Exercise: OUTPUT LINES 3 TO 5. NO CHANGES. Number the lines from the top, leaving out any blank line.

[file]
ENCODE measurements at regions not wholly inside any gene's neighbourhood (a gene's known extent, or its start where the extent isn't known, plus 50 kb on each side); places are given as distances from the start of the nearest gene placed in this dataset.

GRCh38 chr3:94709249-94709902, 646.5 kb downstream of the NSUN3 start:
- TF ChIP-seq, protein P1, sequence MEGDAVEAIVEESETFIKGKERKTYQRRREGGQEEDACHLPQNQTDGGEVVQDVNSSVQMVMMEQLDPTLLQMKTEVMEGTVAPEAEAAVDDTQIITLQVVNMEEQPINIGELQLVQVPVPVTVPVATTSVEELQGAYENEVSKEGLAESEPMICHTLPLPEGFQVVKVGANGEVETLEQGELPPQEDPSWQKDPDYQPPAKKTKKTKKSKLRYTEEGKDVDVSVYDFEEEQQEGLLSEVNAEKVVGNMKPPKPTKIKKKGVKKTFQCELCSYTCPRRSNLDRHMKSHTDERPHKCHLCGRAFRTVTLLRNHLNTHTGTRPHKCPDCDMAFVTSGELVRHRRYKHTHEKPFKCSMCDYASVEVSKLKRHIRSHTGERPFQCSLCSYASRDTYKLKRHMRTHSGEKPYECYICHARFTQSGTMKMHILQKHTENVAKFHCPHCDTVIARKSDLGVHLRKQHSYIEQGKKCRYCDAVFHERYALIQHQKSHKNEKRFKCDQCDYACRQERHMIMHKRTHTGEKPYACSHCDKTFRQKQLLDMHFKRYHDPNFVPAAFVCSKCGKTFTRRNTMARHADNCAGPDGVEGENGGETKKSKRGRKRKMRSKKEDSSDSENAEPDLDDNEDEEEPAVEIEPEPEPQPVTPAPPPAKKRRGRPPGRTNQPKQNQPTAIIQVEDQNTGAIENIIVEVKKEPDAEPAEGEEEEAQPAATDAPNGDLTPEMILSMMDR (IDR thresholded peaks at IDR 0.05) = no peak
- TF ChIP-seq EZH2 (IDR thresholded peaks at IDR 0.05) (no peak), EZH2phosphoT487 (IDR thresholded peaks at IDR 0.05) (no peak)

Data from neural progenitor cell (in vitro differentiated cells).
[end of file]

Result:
- TF ChIP-seq, protein P1, sequence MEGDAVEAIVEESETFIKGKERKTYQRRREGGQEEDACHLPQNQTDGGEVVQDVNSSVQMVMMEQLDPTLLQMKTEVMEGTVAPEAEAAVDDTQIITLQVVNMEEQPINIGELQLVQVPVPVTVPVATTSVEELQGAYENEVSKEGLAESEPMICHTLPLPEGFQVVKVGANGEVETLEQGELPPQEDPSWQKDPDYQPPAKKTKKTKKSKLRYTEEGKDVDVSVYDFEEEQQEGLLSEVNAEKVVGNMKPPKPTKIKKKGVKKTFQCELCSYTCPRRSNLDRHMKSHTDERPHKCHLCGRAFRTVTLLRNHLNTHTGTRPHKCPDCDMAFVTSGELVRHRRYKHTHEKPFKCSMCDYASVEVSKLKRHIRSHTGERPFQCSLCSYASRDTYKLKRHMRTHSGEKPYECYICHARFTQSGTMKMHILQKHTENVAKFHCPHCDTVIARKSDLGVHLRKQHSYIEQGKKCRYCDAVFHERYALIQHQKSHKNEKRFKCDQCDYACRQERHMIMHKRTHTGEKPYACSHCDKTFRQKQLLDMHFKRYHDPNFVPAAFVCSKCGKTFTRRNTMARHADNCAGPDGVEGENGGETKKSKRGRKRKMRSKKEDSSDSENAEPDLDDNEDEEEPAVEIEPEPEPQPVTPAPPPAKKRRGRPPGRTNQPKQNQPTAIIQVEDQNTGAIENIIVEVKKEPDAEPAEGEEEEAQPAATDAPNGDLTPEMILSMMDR (IDR thresholded peaks at IDR 0.05) = no peak
- TF ChIP-seq EZH2 (IDR thresholded peaks at IDR 0.05) (no peak), EZH2phosphoT487 (IDR thresholded peaks at IDR 0.05) (no peak)

Data from neural progenitor cell (in vitro differentiated cells).